Routine breast scans don’t affect mortality – The Globe and Mail

Once again a major study cannot find  benefits in routine mammography for women without symptoms.

Screening programs in which post-menopausal women undergo routine mammography to help detect tumours have virtually no impact on reducing breast-cancer deaths, a new study concludes.

The research, published in today’s edition of the British Medical Journal, says that while breast-cancer mortality has fallen sharply over the years, there is no evidence this is due to systematic screening. Rather, the gains are likely due to better treatment and heightened awareness among women about breast health.

Dr. Karsten Jørgensen, a medical researcher at the Nordic Cochrane Centre in Copenhagen and lead author of the paper, said it is time to fundamentally rethink the current approach rather than continue to engage in wishful thinking.

“We have to start asking unpleasant questions about mammography screening,” he said in an interview.

“Public institutions and large patient advocacy groups have been unwilling to admit that there are serious problems. They have tried to paint a rosy picture against mounting evidence of much smaller benefits than was originally promised and very serious harms,” Dr. Jørgensen said……

Dr. Jørgensen and his team analyzed and compared data from the regions with screening and those without and found:

In the 55-to-74 age group, breast-cancer mortality declined by 1 per cent annually in areas with screening and 2 per cent a year in areas where there was no screening;

In the 35-to-54 age group, where screening is not recommended, breast-cancer mortality fell 5 per cent a year in areas with screening and 6 per cent in those without.

In the 75-and-over age group, there was no change in mortality in any area.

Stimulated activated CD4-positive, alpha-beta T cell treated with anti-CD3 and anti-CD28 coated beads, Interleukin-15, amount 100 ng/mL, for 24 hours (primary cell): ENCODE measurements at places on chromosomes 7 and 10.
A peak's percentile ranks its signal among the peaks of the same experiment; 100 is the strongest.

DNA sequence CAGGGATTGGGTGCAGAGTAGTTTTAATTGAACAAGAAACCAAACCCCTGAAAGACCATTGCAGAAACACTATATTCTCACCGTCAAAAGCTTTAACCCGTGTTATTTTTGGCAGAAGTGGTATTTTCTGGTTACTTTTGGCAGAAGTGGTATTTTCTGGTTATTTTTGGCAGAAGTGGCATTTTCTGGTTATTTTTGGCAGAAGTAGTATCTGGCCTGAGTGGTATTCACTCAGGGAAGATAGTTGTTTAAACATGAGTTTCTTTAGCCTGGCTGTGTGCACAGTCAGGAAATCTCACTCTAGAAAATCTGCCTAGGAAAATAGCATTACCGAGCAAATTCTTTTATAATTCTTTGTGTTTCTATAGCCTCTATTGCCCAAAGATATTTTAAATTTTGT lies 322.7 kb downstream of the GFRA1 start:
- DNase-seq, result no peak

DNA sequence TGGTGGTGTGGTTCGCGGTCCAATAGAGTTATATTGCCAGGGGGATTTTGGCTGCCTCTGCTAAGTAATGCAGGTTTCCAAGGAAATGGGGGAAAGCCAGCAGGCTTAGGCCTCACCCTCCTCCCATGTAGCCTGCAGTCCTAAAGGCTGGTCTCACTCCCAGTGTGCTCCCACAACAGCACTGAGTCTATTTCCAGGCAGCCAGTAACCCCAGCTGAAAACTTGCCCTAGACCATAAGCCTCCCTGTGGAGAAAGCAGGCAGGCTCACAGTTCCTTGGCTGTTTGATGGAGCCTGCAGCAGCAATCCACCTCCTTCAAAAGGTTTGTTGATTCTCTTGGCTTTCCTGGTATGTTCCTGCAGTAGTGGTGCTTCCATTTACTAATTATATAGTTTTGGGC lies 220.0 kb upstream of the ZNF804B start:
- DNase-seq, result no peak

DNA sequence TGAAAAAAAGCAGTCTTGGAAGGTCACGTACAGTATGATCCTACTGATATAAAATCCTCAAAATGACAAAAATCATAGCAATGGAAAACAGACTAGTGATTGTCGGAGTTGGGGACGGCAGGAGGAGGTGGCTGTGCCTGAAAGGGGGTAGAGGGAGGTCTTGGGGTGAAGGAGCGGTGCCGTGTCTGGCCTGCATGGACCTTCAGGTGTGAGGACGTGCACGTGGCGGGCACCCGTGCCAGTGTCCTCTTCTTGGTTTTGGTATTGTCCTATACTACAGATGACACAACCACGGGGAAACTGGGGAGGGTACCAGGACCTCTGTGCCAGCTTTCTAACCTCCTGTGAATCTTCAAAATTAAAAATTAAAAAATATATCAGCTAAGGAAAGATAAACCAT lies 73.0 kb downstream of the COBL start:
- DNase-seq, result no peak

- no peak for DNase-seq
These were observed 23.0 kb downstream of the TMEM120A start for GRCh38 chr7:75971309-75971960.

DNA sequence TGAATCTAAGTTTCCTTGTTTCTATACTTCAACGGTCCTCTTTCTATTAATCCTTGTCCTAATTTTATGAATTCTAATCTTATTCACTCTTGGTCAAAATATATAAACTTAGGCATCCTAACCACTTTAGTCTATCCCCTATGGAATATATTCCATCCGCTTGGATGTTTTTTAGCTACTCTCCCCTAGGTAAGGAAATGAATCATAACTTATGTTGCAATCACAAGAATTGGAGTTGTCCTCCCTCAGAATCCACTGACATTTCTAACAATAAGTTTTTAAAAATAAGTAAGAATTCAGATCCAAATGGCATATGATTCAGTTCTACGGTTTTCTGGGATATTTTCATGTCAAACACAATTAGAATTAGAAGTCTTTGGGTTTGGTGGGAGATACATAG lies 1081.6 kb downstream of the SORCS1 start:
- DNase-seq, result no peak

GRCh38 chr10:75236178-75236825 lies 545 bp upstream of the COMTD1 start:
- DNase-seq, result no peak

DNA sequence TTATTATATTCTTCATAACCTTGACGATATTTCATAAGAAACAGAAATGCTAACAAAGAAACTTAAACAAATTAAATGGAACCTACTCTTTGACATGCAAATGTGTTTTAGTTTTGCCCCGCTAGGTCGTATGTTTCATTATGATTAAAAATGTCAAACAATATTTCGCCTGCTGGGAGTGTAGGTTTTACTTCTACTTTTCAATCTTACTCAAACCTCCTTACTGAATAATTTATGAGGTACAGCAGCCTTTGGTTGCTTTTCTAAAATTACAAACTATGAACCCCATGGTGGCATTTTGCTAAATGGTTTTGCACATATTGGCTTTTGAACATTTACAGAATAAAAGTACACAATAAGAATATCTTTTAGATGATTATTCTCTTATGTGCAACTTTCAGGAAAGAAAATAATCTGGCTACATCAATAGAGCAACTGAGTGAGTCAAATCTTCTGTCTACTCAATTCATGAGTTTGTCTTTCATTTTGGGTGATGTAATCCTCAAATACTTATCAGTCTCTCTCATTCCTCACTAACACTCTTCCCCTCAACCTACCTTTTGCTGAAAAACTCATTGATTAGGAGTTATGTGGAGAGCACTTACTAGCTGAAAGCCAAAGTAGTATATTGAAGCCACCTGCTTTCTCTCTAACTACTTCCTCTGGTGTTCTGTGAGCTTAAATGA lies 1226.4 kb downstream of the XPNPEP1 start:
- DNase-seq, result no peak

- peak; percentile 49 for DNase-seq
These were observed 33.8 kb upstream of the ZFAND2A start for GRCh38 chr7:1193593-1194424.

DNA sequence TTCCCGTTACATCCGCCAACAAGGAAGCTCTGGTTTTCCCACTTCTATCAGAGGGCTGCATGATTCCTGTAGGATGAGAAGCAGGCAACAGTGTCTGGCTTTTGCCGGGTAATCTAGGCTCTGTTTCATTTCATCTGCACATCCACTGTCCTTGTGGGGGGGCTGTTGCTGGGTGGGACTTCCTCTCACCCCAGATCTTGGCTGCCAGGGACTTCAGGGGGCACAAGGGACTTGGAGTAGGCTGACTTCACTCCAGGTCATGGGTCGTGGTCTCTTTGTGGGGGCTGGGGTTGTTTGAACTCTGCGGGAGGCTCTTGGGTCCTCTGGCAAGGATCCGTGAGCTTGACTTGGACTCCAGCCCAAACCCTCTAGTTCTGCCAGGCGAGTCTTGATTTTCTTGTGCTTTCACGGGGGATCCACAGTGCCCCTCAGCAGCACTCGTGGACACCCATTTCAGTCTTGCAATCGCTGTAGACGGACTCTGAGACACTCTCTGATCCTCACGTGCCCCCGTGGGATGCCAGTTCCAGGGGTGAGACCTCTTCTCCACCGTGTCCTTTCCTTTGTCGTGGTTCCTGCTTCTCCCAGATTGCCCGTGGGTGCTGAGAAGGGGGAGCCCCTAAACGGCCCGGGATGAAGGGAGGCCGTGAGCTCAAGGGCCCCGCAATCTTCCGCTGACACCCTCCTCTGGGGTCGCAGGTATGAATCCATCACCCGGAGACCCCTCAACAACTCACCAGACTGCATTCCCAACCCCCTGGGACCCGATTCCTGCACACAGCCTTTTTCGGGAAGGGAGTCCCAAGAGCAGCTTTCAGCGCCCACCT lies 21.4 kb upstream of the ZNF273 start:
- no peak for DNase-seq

Breast-cancer mortality dropped steadily in the 10 years prior to screening beginning.

 more via Routine breast scans don’t affect mortality – The Globe and Mail.

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  1. Mammography screening generates large numbers of procedures, biopsies and surgeries, with little impact on the numbers of advanced breast cancers. This point was raised by Laura Esserman in her JAMA article. This new study by Karsten Juhl Jørgensen, M.D., of the University of Copenhagen in Denmark is very supportive of Dr Esserman’s conclusions.

    One looming issue is the large numbers of DCIS detected by mammography as small calcifications. Although DCIS is treated aggressively as an invasive cancer, it is really very indolent. DCIS has a 98% -5 year survival with no treatment, and pathologists have been thinking about changing the nomenclature by removing the word “cancer” from its name.

    Here is the NIH consensus statement: “Because of the noninvasive nature of DCIS, coupled with its favorable prognosis, strong consideration should be given to elimination of the use of the anxiety-producing term “carcinoma” from the description of DCIS. ”

    For more: http://www.drdach.com/Mammogram_screening_cancer.html

    jeffrey dach md




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